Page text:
DALLAS — Former college football broadcaster Craig James says Fox Sports hit him with a "sucker punch" — first inviting him to join a regional network show, then firing him days later and telling the media he was too polarizing.
James has filed a complaint with the Texas Workforce Commission accusing Fox of firing him because he spoke as a U.S. Senate candidate about his opposition to gay marriage. He told The Associated Press on Thursday that he wants to hold the network accountable for violating his religious freedom.
One day after his first appearance on Fox Sports Southwest, James says he was fired and then read a spokesman's comment online that the network questioned "how Craig's statements would play in our human resources department."
"That's like a sucker punch," James said Thursday. "For someone to call you and offer you a job, praise your talents, your credentials, put you on the air the next day and fire you the following the day: That's like some kind of mean joke."
James said the firing has left him "radioactive" for future broadcasting jobs.
The network says he was hired by regional executives and not "properly vetted."
"Craig James is a polarizing figure in the college sports community and the decision not to use him in our college football coverage was based on the perception that he abused a previous on-air position to further a personal agenda," the network said in a statement Thursday.
James was a longtime color commentator for ESPN who quit to run for U.S. Senate two years ago in Texas, where he grew up and starred at SMU. He finished fourth in the Republican primary.
During one campaign debate, James said he opposed gay marriage and that gay people would one day "have to answer to the Lord for their actions."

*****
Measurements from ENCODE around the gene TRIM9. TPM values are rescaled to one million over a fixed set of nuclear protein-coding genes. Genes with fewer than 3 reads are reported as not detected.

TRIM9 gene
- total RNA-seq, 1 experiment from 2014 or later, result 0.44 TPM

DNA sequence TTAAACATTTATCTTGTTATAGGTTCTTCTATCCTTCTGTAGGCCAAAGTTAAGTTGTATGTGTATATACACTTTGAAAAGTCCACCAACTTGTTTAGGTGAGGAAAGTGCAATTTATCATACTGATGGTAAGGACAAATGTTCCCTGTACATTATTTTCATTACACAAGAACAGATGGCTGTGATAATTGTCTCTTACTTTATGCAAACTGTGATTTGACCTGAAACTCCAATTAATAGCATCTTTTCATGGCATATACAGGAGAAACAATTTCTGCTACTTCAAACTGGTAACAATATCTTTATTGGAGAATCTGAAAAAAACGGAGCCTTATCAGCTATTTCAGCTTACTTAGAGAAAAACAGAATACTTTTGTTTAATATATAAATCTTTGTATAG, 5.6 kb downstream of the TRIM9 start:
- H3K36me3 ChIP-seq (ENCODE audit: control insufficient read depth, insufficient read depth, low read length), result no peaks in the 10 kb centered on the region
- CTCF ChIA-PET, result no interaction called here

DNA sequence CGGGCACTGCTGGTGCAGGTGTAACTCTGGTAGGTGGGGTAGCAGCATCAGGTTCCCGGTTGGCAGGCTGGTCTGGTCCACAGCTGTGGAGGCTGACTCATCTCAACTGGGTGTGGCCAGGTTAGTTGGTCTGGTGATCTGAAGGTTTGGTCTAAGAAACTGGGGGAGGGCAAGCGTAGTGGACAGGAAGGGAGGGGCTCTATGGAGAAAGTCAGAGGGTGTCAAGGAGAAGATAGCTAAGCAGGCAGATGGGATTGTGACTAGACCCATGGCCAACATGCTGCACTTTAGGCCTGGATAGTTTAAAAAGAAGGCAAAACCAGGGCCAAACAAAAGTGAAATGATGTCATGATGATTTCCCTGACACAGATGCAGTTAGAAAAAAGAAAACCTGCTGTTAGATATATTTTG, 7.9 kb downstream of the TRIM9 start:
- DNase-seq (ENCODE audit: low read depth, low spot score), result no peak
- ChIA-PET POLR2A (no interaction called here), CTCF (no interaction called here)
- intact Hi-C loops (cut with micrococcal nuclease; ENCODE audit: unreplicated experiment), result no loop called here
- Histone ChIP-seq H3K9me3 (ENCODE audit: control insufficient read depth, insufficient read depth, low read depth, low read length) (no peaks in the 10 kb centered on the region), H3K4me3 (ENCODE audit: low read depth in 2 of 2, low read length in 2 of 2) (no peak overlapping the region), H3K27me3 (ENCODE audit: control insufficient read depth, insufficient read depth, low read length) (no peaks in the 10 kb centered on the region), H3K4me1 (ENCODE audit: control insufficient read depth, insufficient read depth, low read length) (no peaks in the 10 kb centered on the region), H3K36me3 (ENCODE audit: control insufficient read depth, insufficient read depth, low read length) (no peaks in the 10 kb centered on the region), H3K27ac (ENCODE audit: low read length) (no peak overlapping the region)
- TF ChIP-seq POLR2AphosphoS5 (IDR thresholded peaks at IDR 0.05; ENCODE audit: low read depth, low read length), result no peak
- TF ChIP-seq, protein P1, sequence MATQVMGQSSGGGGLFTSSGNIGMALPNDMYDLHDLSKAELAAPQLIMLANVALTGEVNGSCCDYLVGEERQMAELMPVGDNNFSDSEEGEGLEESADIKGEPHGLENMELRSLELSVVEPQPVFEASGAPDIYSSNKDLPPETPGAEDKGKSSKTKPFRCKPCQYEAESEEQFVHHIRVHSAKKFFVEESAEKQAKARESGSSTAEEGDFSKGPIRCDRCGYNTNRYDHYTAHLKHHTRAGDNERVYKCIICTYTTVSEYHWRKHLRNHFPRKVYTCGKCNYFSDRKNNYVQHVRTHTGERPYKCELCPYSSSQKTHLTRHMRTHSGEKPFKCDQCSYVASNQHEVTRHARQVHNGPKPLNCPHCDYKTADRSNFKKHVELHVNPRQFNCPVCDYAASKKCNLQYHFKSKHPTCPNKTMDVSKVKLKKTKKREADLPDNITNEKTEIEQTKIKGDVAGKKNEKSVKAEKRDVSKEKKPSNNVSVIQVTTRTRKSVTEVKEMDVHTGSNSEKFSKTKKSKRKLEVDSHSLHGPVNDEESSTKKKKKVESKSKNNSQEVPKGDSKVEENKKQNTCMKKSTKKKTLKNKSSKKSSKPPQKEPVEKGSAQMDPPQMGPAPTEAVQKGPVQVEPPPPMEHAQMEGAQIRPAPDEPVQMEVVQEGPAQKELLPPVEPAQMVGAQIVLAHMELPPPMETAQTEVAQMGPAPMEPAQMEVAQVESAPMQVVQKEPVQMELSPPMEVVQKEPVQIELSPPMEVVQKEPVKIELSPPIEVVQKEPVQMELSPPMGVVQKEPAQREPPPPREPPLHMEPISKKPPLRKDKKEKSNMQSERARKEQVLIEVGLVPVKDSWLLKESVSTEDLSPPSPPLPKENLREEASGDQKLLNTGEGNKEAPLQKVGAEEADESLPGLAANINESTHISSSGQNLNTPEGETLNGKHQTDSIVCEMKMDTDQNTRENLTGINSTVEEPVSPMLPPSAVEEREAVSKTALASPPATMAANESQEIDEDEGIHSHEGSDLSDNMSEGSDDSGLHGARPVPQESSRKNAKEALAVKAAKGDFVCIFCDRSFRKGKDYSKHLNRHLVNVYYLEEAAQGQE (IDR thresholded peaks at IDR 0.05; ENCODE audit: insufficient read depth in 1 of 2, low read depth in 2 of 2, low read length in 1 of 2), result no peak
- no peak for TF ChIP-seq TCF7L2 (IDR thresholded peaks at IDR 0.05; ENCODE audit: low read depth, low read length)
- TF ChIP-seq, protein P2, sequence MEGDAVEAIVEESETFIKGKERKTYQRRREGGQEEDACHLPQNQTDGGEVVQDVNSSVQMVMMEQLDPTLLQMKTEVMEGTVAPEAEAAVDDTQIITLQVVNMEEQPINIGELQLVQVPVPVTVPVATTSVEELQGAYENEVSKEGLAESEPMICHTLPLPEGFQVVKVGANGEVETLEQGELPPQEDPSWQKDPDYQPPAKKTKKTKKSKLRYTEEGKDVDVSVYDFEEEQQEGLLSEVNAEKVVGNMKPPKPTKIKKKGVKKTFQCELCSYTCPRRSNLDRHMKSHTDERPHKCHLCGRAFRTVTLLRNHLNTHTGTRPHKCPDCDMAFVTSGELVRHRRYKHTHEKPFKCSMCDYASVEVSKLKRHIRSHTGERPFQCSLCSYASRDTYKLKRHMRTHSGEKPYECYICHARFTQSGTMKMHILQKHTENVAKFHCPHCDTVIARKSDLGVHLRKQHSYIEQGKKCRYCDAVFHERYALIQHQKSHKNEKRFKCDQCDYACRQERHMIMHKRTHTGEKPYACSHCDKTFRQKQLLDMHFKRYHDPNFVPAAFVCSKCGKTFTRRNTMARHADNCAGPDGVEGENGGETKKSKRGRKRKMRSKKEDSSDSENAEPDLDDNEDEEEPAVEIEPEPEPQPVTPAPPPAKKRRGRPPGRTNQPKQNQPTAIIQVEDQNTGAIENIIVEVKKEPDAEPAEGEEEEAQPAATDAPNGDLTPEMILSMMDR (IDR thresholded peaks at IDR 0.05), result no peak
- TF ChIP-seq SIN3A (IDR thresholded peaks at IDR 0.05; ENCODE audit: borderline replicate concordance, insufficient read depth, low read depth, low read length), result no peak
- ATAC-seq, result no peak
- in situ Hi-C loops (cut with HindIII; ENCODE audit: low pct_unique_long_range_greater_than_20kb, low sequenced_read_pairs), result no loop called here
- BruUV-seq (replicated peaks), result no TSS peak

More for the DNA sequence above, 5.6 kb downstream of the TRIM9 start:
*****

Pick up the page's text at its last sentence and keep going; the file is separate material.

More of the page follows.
James has been involved in a number of controversies during his time on TV, including a long, high-profile fight with former Texas Tech coach Mike Leach over the treatment of James' son when he played for Leach. But James and attorneys at the Plano, Texas-based Liberty Institute, a conservative advocacy group, accuse Fox of targeting him specifically due to his statements about gay marriage.
"It has nothing to do with Texas Tech," James said Thursday. "They want to try to confuse and get away from that, and those false statements that they're making do not hold water."
If it decides James' claim has merit, the workforce commission could take action against the network or allow James to go ahead with his own lawsuit. A spokeswoman for the commission did not return messages Thursday.
With his TV career on hold, James said he maintains private ranches and other business interests, and hopes to continue speaking out about religious freedom. He also said he would not rule out another run for public office.
"I'm not out of the public eye," James said. "I am serving a role to get people to be aware of the real fight that we have."
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